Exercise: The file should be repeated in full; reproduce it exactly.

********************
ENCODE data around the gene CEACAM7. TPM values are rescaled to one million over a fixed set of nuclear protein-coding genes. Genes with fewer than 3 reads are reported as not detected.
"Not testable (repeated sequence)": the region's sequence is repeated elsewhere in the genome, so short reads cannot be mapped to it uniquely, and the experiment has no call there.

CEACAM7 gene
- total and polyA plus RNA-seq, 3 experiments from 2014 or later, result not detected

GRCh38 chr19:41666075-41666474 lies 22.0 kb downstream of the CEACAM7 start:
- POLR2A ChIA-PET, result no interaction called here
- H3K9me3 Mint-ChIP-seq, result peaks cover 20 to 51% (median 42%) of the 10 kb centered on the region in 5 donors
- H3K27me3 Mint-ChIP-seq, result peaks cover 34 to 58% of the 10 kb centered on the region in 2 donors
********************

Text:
ENCODE data around the gene CEACAM7. TPM values are rescaled to one million over a fixed set of nuclear protein-coding genes. Genes with fewer than 3 reads are reported as not detected.
"Not testable (repeated sequence)": the region's sequence is repeated elsewhere in the genome, so short reads cannot be mapped to it uniquely, and the experiment has no call there.

CEACAM7 gene
- total and polyA plus RNA-seq, 3 experiments from 2014 or later, result not detected

GRCh38 chr19:41666075-41666474 lies 22.0 kb downstream of the CEACAM7 start:
- POLR2A ChIA-PET, result no interaction called here
- H3K9me3 Mint-ChIP-seq, result peaks cover 20 to 51% (median 42%) of the 10 kb centered on the region in 5 donors
- H3K27me3 Mint-ChIP-seq, result peaks cover 34 to 58% of the 10 kb centered on the region in 2 donors